"Cell Transplantation" es una publicación de investigaciones científicas y revisión de artículos originales realizado ​​por expertos en materia de trasplante de células y su aplicación a las enfermedades humanas. Para asegurar contribuciones de alta calidad de todas las áreas de trasplante, se han establecido editores de sección separados y consejos editoriales.
Los artículos escogidos tratan una amplia gama de temas, incluyendo fisiológica, médica, preclínica, ingeniería de tejidos, y los aspectos relacionados a dispositivos para trasplante de sistema nervioso, de sistema endocrino, de secreción de factor de crecimiento, así como de médula ósea, células epiteliales, endoteliales, y células manipuladas genéticamente, entre otras .
También se presentan estudios clínicos básicos y trabajos de investigación inmunológicos.
Para proporcionar una cobertura completa de este campo revolucionario, "Cell Transplantation" ("Trasplante Celular") informará sobre los avances tecnológicos pertinentes y las consideraciones éticas y reglamentarias de los trasplantes de células.
"Cell Transplantation" Journal es ahora una revista de acceso abierto, desde su Volumen 18 (2009), y por lo tanto habrá un costo por publicación, un bajo costo, que depende del número de páginas, además de la carga de figuras en color. Esto permitirá que el trabajo se difunda entre un público más amplio y también facultará al autor correspondiente a un PDF gratuito, así como a una versión inédita del manuscrito, previa a la publicación.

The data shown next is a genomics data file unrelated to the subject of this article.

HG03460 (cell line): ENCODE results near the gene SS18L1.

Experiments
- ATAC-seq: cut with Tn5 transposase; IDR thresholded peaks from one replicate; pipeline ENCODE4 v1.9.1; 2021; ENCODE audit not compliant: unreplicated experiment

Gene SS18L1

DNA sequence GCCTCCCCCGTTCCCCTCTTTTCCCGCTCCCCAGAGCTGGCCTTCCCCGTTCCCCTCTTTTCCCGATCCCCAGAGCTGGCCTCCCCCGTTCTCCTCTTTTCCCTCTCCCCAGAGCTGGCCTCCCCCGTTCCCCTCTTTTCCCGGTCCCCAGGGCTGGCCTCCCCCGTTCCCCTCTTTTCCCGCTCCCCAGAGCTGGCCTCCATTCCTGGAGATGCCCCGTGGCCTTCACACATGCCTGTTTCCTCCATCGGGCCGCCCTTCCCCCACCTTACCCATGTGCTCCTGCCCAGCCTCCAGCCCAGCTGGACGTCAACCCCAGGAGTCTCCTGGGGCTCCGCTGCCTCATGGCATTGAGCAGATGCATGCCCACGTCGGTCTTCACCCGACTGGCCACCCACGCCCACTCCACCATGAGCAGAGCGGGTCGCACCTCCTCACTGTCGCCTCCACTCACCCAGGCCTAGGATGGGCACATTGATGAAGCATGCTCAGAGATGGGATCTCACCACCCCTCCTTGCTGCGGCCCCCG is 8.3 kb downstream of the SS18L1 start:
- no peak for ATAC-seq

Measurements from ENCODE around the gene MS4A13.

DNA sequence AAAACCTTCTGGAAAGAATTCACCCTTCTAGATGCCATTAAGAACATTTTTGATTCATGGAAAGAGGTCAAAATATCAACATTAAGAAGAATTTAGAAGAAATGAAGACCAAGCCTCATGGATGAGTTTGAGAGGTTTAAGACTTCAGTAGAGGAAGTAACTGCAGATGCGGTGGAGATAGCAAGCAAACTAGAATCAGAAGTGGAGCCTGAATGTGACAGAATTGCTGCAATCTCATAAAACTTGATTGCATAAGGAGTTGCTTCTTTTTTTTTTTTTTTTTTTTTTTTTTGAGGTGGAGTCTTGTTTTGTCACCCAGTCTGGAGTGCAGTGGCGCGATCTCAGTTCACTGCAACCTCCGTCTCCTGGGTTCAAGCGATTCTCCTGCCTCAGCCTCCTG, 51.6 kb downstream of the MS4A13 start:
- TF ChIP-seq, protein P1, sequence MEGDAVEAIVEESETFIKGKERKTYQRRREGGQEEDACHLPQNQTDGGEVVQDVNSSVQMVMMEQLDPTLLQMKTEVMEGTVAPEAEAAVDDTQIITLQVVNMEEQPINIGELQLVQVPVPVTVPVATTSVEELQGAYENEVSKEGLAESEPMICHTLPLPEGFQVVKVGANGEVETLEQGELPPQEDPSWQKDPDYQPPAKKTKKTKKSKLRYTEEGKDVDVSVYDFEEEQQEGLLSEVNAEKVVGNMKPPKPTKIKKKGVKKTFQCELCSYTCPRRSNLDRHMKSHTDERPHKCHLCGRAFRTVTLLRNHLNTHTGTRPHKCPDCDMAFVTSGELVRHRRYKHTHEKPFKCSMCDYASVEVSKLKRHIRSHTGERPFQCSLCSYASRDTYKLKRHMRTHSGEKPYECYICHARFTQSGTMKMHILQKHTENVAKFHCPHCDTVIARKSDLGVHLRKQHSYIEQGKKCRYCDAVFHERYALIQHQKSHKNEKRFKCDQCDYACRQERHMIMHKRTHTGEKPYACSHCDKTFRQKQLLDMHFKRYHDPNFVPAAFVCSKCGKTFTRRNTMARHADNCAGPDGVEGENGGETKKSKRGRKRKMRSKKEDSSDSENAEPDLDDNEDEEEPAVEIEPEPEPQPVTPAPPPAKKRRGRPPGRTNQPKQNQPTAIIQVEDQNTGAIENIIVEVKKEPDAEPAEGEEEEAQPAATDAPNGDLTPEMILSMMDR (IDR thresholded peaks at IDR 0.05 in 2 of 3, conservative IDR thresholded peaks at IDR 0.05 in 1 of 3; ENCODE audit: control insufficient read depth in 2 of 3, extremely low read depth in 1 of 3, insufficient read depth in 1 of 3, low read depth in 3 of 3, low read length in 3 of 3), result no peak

celltransplantation_journalcover1

 

 

 
Cell Transplantation publishes original, peer-reviewed research and review articles on the subject of cell transplantation and its application to human diseases. To ensure high-quality contributions from all areas of transplantation, separate section editors and editorial boards have been established. Articles deal with a wide range of topics including physiological, medical, preclinical, tissue engineering, and device-oriented aspects of transplantation of nervous system, endocrine, growth factor-secreting, bone marrow, epithelial, endothelial, and genetically engineered cells, among others. Basic clinical studies and immunological research papers are also featured. To provide complete coverage of this revolutionary field, Cell Transplantation will report on relevant technological advances, and ethical and regulatory considerations of cell transplants. Cell Transplantation is now an Open Access journal starting with volume 18 in 2009, and therefore there will be an inexpensive publication charge, which is dependent on the number of pages, in addition to the charge for color figures. This will allow work to be disseminated to a wider audience and also entitle the corresponding author to a free PDF, as well as prepublication of an unedited version of the manuscript.

 

 

   

 

Cell Transplantation features:

Original Contributions: Peer-reviewed, high-quality research investigations that represent new and significant contributions to science.
Review Articles: Reviews of major areas in cellular transplantation. These may be of any length and are peer reviewed.
Brief Communications: Timely and brief peer-reviewed studies.
Letters to the Editor: Readers' comments on journal articles and other matters of interest to transplant researchers.
Announcements and News: Notices of upcoming meetings, conferences, seminars, and other events of interest to those in the field.

 

Cell Transplantation: The Regenerative Medicine Journal.

 

 

 

 

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Observatory of Chinese politics

Observatorio de la Política China